. . and the position for ‘Rug People’. Huge tick from me. Mark Wallinger used an associated concept for an installation from the first triennial that has been given a permanent home on The Leas ( the small images below).

Some industrial relics could be taken for ‘art’.  Whatever. The view of the East Cliff curving round to Dover is spectacular especially on a sunny day.

The heart of the town nestles around the harbour as it would have when planned and constructed. The tide retracts to leave many, many scallop shells . . . a spankingly new restaurant, Rocksalt, overlooks the harbour. Position gets a large tick, food less large tick but decent enough.

Cornelia Parker’s ‘The Folkestone Mermaid’ is now a permanent work. She looks to sea as she should. If she turned around then she’d get a view of The Old High Street with eclectic shop units – a mix of artist studios, just enough cafes and eateries unlike Hastings Old Town where it’s food door to door and none of it good.  Big enough tick to consider moving here . . .

In the library, Charles Avery has left his ‘Sea Monster’ – a mysterious beast, part horse, snake with tiny wallaby arms. Hung drawings, cartoon like but rather beautifully executed, add to the narrative of his world. I think Len would have responded well to this piece.

Myself, I  went there simply to take a walk. Charles Avery

The church in The Bayle, the oldest building in the town, houses 100  model ships - warships, trawlers, steamers, liners, brigs, rafts and junks made from cardboard. They float above the aisle suspended from the nave. Massive tick.Only mentioned but a few of the artworks. No ‘could try harder’ on this report! Loved it and will return.

Rosencrantz: We were sent for.

Guildenstern: Yes.

Rosencrantz: That’s why we’re here. (He looks round, seems doubtful, then the explanation)  Travelling.

Guildenstern: Yes.

Tom Stoppard  Rosencrantz and Guildenstern Are Dead.

a room without a ceiling

September 20, 2011

Around the Serpentine Gallery are clusters of catalpa trees – a preferable way of planting these exotics as against the usual single specimen method. They form the subtle markers within which the annual temporary pavilion sits. This year  a low black box spreads across the space. Curvy paths encourage further investigation . . . .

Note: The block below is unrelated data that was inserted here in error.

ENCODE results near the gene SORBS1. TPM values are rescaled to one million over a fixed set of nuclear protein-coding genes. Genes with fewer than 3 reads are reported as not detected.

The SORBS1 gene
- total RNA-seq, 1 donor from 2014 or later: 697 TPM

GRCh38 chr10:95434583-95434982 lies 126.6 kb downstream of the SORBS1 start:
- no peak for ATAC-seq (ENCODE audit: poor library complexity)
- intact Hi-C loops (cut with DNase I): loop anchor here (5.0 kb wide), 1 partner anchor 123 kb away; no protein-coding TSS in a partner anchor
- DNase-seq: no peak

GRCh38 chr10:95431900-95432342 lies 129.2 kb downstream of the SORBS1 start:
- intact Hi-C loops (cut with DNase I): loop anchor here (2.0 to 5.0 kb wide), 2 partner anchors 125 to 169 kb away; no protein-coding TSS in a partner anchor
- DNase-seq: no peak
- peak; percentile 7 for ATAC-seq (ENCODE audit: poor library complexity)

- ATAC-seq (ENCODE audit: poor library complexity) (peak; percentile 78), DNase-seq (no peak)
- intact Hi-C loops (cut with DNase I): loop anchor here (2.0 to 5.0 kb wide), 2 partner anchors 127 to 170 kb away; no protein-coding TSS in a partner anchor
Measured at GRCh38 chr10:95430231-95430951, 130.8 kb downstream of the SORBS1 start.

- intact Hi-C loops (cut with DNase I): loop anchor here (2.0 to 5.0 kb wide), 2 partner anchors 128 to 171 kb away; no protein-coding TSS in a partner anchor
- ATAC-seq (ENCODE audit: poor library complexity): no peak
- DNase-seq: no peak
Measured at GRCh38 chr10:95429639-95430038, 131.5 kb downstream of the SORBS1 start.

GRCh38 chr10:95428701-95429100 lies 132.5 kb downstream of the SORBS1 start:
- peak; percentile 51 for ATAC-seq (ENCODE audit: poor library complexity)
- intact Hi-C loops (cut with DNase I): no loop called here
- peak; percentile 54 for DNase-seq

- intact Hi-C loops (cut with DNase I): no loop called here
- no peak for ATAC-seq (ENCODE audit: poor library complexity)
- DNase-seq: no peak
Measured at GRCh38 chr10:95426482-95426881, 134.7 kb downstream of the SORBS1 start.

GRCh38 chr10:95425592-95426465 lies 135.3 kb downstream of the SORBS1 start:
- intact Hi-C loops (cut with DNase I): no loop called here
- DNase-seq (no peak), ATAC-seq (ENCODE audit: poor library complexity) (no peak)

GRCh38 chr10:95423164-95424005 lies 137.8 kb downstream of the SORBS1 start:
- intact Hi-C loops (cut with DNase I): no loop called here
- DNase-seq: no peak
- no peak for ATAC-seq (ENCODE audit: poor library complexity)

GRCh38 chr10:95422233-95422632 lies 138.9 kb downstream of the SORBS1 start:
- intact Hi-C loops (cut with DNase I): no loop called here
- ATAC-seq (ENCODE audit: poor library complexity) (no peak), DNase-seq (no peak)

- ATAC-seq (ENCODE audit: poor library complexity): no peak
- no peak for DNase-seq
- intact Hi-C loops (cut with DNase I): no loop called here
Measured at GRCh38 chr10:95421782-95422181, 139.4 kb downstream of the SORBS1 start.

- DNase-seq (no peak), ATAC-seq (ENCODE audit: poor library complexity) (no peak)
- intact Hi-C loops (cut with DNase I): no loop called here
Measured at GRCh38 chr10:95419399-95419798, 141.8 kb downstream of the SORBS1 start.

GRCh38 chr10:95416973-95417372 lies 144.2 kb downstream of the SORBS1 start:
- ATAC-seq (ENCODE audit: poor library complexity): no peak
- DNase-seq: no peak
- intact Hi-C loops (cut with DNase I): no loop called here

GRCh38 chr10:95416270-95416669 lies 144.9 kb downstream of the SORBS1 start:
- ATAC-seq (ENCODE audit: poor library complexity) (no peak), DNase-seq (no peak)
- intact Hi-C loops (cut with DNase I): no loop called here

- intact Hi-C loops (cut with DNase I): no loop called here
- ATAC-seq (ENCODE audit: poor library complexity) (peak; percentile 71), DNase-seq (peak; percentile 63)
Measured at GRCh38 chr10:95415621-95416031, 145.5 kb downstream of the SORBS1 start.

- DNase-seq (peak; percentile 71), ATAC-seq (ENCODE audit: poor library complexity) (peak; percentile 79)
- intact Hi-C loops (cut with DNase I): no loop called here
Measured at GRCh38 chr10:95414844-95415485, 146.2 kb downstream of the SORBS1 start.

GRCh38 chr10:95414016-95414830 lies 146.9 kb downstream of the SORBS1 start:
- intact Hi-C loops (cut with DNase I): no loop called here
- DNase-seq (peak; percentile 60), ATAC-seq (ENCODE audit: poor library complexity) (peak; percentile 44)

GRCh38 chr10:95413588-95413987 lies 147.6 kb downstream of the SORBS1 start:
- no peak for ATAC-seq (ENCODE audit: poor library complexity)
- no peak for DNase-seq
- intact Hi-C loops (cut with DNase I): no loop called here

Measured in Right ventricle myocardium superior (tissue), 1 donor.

. . into an inner skin of a corridor that flows around the 4 sides. Densely painted hessian covers all the vertical surfaces – strangely tactile. The atmosphere is monastic – visitors talk in whispers – at least they did during my visit. The architect was keen to implant a sense of quietness.

The hortus conclusus or the enclosed garden in the centre contrasts with the simple built form exceptionally well especially, in late summer, when the planting has reached maximum height. The perfume of the Actaea racemosa ‘James Compton’ floats around the enclosed area. The light glares down – a sense exacerbated by the matt black surfaces. I didn’t want to look up at all! Friends had criticised the tables and chairs ringing the space but, on my visit, these were almost empty and insignificant whereas the friends had been subjected to occupants holding meetings by phone and internet. Ah, the necessities of modern life!

The structure and enclosed planting were rather magical. Molinia ‘Transparent’ softly exploded at intervals with Aconitum wilsonii ‘Barkers’, Persicaria amplexicaulis ‘Alba’, Aster mac. ‘Twilight’  and the Monarda ‘Jacob Cline’ also in full throttle. Dramatic but self composed at the same time.

My most favourite book on Hortus Conclusus is The Enclosed Garden by Rob Aben and Saskia de Wit. I refer to this book more than any other now – rationale, theory, history + contemporary ideas and precedents. Marvellous! Just a couple of illustrations showing the deconstructed model and 13 C Patio de la Acequia Granada:

To see a World in a Grain of Sand
And a Heaven in a Wild Flower,
Hold Infinity in the palm of your hand 
And Eternity in an hour. William Blake  from"Auguries of Innocence"

Visiting to monitor growth and discuss how a new garden as developed to suit the owners is a crucial part of a designer’s role. There were 2 posts on this garden build – the first is here ( last autumn) and the second here (early winter).

The sculpture is by Leigh Dyer and just a reminder, below, on the area before the build – slippery grassy slope  – that needed a rationale and also a pragmatic approach to the levels to enable easy circulation. Planting that grows gently in height towards the woodland – decorative to finger tip height and then grassier – and self binding hoggin with timber edging now provides a decent surface.

A fine line of Calamagrostis ‘Karl Foerster’ run along the house walls (above) and  a relaxing seating/eating area (below)has evolved with some shade from the vine clad structure and offers views back up the garden.

By the end of November, the blues and silvers will be subdued with the buttery grasses and dark seed heads still having a presence. It all depends on the first frost.

Ye have been fresh and green,
Ye have been fill’d with flowers,
And ye the walks have been